Lebanon. Despite exploration carried out by TotalEnergies, Eni and QatarEnergy, Lebanon has not had discoveries to date and is not consuming any gas. Plans to import gas from Egypt, albeit from Israeli molecules via Jordan and Syria, are not moving ahead for now.

Export projects

Currently, as aforementioned, regional exporters include small to mid-size volumes from Israel (about 9 bcm a year to Jordan and Egypt) and from Egypt (about 10 bcm a year of LNG to the global market).

In order for the region to be able to export another 10-20 bcm of gas a year, the following projects are under consideration.

Cyprus. Hopes to reach FID to develop Aphrodite and export 6 bcm/a to Egypt. The partners in the field are due to conduct a one-year FEED to examine development options.

Egypt. Has long-standing ambitions to become a gas hub, but failing further discoveries and a recovery in its economic situation it may find itself rapidly becoming a net importer of gas. Indeed already in 2023, it is expected that its LNG exports will be close to half those in 2022.

Israel. Hopes to reach FID on Tamar to increase capacity by another 4 bcm/a and to increase Leviathan capacity by another 4-9 bcm/a. Export projects being examined to sustain such development include:

  • Additional sales to Egypt – Tamar hopes to export an additional 38-43 bcm to Egypt from 2025 to 2034. Additional volumes to Egypt, also coming from Leviathan, would require both further upstream and midstream developments. Partners in Israel would want to see that Egypt’s financial situation stabilizes, and that its gas supply and demand ratio ensures that additional Israeli gas to Egypt would be safeguarded to the higher paying global LNG market.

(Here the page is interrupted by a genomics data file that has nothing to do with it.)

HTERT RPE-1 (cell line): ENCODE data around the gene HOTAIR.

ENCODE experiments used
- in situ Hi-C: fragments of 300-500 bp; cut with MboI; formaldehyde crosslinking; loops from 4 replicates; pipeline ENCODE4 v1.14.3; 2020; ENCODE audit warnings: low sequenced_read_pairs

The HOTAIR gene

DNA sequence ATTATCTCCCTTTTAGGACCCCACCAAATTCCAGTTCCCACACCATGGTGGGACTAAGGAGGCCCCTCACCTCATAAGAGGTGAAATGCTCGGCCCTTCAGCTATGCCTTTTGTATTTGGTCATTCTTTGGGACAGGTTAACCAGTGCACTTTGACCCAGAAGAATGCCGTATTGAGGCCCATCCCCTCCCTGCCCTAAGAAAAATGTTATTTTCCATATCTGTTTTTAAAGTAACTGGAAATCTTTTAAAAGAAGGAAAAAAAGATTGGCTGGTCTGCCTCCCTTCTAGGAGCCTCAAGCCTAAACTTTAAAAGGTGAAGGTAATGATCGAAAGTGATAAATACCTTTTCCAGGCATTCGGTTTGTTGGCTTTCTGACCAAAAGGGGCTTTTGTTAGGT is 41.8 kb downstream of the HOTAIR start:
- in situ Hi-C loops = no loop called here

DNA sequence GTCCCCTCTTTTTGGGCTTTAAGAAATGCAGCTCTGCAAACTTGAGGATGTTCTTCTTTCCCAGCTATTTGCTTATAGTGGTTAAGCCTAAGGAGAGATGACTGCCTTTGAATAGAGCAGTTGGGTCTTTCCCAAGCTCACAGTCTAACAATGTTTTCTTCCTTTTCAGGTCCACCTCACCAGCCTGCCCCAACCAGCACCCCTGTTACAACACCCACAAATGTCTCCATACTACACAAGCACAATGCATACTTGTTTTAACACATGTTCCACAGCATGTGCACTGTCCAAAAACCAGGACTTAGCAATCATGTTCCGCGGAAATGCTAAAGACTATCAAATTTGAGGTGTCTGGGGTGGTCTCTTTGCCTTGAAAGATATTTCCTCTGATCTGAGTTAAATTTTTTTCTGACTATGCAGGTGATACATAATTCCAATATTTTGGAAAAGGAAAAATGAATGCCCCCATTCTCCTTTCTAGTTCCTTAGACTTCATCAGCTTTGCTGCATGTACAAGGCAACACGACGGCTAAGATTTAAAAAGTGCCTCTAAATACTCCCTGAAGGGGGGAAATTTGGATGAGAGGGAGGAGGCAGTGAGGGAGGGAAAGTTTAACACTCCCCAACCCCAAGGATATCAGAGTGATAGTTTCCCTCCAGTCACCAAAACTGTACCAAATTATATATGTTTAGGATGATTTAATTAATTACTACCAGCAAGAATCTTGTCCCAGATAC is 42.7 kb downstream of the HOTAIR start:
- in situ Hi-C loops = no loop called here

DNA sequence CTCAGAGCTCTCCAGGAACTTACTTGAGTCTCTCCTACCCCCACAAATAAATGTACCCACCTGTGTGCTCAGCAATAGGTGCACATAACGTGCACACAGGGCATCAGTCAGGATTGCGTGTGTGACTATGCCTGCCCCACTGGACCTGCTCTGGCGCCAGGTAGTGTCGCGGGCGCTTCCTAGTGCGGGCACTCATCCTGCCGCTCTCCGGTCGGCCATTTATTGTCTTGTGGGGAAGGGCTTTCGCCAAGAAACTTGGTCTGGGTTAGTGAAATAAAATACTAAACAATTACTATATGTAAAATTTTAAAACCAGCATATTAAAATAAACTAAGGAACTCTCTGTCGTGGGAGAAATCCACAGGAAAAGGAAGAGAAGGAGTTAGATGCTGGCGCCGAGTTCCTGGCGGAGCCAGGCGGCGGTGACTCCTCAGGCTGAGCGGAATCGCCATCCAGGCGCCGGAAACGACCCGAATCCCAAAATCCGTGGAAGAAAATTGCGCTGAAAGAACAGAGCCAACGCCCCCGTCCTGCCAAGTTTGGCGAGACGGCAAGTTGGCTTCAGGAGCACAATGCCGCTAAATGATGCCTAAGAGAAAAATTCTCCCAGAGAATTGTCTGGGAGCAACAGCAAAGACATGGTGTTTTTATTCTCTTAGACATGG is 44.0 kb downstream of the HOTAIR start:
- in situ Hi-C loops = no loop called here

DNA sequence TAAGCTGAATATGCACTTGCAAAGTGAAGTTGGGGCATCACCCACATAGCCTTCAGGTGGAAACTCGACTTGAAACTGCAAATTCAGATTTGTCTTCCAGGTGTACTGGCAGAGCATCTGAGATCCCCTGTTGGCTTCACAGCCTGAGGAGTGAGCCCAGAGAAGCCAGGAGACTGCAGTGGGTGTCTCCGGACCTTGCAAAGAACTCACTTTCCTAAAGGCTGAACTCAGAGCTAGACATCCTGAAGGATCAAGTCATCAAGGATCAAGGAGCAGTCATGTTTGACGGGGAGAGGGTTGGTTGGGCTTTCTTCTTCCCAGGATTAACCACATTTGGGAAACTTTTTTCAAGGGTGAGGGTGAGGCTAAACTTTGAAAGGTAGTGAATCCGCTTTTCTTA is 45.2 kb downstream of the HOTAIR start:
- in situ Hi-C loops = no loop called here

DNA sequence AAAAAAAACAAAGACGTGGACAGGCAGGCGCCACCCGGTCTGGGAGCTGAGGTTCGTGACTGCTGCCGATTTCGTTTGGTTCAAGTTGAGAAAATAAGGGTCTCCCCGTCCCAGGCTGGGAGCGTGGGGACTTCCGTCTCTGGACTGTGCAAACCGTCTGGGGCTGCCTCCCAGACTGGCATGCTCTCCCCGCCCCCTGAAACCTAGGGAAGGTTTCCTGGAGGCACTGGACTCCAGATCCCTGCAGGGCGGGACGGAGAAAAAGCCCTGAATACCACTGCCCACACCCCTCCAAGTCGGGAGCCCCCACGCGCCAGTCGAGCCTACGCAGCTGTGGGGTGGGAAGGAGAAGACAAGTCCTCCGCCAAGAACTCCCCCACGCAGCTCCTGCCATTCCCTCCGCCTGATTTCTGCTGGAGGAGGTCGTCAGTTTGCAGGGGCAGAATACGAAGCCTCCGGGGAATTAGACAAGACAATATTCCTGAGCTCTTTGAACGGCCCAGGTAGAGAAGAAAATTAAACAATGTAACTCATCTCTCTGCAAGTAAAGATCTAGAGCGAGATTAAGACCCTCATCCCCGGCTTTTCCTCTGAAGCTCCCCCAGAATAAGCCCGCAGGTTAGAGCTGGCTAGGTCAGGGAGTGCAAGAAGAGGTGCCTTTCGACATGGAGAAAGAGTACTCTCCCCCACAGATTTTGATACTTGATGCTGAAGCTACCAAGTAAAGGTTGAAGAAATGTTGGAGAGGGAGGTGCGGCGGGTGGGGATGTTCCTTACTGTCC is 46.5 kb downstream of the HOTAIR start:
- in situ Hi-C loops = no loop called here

• A pipeline to export gas to Turkey – Although relations between Israel and Turkey had improved over much of last year, the Oct. 7 Israel-Gaza war saw Turkey President Erdogan supporting Hamas and pausing plans for energy cooperation. This effectively buries an option for exports via Turkey and from Turkey to eastern Europe for the medium term. The project could be revisited in the future.
  • FLNG offshore Israel – The Leviathan partners are considering a 6.4 bcm/a FLNG project. The capex of such a project however is considerable and the security implications of a nearshore Israeli facility may require further analysis to see if and how to proceed with such an option.
  • Poseidon project – This would involve an offshore pipeline from Israel which would gather supplies from Cyprus and move them onwards via Greece and Italy. FEED for this project was completed last year and it is part of the EU’s project of Common Interest. Although this is a complex $6.4-billion project, its feasibility has potentially become more prominent considering some of the complexities involved in other regional projects.

Each project is feasible but requires further investigation and decisions to be taken. Despite a complex regional situation, energy security remains of paramount importance to local, regional and global gas consumers.



Photo 262571018 © Mohammed Sohail Khan | Dreamstime.com
Subsea Technology Eastern Mediterranean Rgb

Subsea Technology Eastern Mediterranean 2024

April 16, 2024 - April 18, 2024
Photo 131605258 © Nikkytok | Dreamstime.com